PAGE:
Gerald has taught engineering, math and science and has a doctorate in electrical engineering.
Go north 2.5 miles, turn left … These might be directions for getting from here to there. In math, 'here' and 'there' can correspond to 'domain' and 'range'. The domain consists of the values on the x-axis, while the range consists of the values on the y-axis. Think of a function y = f(x) as a set of directions: a transformation of x values into y values. For example, the transformation y = x + 2 says that to transform the x-values into y-values, take the x values and add 2. Specifically, for a domain value of x = 1, the transformation x + 2 leads to a range value y = 1 + 2 = 3. The term map is also used for this action of getting from 'here' to 'there'. In short, a transformation maps values from the domain to values in the range.
In this lesson, we'll study a special type of transformation called the linear transformation.
Defining the Linear Transformation
Look at y = x and y = x2.
The plot of y = x is a straight line. The words 'straight line' and 'linear' make it tempting to conclude that y = x is a linear transformation. The other plot is clearly not a straight line; our intuition says y = x2 is not a linear transformation. You know what? For these examples, our intuition is correct!
But as will be demonstrated later in this lesson, intuition can lead to errors. We need a more solid way to define a linear transformation.
Let's look at two domain values u1 and u2. These will be mapped from domain to range (represented by v) with a transformation T. In other words, T maps u1 into v1 and T maps u2 into v2.
We write the mapping as:
Now here's the solid way to check if a transformation is linear. A transformation T is a linear transformation if both of the following properties are true:
We can choose any number for the constant α.
Testing With Values
Selecting values makes the properties clearer. What if u1 is 2 and u2 is 3? Using y = x:
Transforming 2 using y = x produces a range value v1 equal to 2. Same idea for a domain value of 3: the resulting v2 is 3. Now if we add the two domain values, 2 + 3, we get 5. Transforming this sum of 5 produces a range value of 5. This value is the same as the sum of v1 and the v2.
That's what we are checking: can we transform the sum of two domain values and get the same sum when these values are transformed separately? For y = x, this works. Great! The first property is satisfied. This may have seemed obvious but y = x is a pretty simple transformation.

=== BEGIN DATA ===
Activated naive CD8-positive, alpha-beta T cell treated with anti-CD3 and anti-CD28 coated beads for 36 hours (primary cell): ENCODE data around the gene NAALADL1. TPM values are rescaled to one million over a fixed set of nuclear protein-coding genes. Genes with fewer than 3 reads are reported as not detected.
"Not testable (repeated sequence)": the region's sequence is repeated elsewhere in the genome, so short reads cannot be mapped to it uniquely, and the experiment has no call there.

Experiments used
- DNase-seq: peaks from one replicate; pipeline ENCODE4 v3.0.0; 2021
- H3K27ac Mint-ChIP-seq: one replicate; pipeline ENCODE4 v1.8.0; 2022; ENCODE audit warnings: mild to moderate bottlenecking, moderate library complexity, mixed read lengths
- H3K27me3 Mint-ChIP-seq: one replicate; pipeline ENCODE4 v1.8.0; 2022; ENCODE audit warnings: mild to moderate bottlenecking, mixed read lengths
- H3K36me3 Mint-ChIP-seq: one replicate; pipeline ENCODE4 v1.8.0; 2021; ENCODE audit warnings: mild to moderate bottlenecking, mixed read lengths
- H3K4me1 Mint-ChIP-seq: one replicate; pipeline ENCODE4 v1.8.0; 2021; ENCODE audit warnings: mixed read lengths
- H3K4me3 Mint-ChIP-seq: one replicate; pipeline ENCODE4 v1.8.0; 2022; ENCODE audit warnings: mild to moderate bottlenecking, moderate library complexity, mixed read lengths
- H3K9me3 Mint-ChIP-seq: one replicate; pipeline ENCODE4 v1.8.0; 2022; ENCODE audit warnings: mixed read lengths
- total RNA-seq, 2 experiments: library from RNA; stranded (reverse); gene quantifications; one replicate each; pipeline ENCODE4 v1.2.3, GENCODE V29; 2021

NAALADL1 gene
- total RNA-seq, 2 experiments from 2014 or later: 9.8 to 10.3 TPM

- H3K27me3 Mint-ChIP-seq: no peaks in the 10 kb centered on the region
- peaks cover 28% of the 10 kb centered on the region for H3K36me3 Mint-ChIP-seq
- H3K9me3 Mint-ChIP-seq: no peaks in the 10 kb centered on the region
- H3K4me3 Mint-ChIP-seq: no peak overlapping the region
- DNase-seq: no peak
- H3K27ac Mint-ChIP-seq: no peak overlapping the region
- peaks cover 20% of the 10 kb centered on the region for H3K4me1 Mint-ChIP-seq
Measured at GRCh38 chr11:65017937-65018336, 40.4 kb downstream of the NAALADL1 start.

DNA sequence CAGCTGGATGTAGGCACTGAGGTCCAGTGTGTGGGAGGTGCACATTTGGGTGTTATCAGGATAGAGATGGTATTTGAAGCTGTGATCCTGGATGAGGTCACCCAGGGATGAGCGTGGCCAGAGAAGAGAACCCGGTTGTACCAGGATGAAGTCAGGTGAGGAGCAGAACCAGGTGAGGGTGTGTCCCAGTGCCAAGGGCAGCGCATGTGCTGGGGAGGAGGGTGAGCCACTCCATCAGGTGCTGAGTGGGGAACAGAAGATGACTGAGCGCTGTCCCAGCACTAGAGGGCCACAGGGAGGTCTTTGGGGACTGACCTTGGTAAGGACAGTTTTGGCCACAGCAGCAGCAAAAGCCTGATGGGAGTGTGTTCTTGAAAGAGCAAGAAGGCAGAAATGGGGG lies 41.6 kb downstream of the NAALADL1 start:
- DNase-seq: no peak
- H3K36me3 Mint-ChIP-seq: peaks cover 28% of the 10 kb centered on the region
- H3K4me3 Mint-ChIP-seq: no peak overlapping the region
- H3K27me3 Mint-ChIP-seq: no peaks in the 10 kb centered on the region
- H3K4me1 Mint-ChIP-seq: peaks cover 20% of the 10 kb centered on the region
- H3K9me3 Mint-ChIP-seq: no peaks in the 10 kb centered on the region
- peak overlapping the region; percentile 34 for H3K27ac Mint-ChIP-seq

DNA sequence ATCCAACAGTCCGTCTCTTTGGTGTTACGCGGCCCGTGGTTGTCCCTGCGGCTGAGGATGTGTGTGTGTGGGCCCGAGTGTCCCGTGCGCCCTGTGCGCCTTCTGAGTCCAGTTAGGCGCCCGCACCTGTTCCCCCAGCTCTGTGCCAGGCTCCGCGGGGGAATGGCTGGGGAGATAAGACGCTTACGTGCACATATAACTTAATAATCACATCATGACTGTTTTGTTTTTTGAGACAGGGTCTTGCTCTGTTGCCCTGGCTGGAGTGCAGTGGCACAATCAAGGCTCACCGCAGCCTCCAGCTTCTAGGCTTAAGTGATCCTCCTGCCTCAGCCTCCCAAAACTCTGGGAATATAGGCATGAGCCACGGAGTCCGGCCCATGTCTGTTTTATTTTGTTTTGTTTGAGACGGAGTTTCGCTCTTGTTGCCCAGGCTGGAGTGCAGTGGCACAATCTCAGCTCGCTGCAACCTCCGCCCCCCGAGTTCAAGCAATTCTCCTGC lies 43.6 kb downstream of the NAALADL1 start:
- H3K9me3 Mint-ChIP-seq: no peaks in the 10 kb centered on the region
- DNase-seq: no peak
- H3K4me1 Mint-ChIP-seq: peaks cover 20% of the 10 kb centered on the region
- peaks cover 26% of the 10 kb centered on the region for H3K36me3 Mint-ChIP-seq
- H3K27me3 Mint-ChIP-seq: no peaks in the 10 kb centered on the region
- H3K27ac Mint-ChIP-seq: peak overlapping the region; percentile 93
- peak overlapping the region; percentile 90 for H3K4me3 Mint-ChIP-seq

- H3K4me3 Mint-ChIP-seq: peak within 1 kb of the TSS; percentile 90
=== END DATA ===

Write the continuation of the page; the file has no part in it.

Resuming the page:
To test the second property, T(αu) = αT(u), try plugging in some values for α and u.
For example, if u = 2 then it gets transformed to a range value T(u) = 2. If α is 3, then αT(u) is 3 times 2, which is 6. The property we are checking for is whether multiplying a domain value by a number, and then transforming, gives the same result as multiplying after transforming.
Looking at αu we get 3 times 2 which is 6. Transforming 6 into the range, we get 6. The second property is satisfied. Conclusion: the transformation y = x is a linear transformation!
What about y = x2 ? Time to choose values in the domain. Let u1=2 and u2 = 3. Add and then transform.
Does this equal the sum of those domain values transformed separately?
4 + 9 is 13 which is clearly not 25. Transforming after adding is not the same as adding after transforming: the first property is not satisfied. We can stop checking and conclude that y = x2 is not a linear transformation. But just for practice, what about the second property? Does T(αu) equal αT(u) ? Again, with numbers like u = 2 and α = 3, we are checking if multiplying by a constant after transforming is the same as transforming after multiplying.
Not the same. The second property is not satisfied. Same conclusion: this transformation is not linear.
A Non-Intuitive Example
We know that the transformation y = x + 1 is a straight line.
Here's why this transformation is not linear. Choosing some values: u1 = 2 and u2 = 3. Then, u1 + u2 = 5, T(u1) = 3, T(u2) = 4, T(u1 + u2) = 6.
Does T(u1 + u2) = T(u1) + T(u2) ? This is asking if 6 is equal 3 + 4. Not equal. Thus, this transformation is not linear. The second property won't be satisfied either.
It also turns out a linear transformation always maps 0 to 0. At the origin, x = 0 and y = 0. A line can only possibly be a linear transformation if the line passes through the origin.
Now we know more about getting from 'here' to 'there'!
Transformations map numbers from domain to range. If a transformation satisfies two defining properties, it is a linear transformation. The first property deals with addition. It checks that the transformation of a sum is the sum of transformations. The second property deals with multiplying by a constant, to check if multiplying after transforming is the same as transforming after multiplying.
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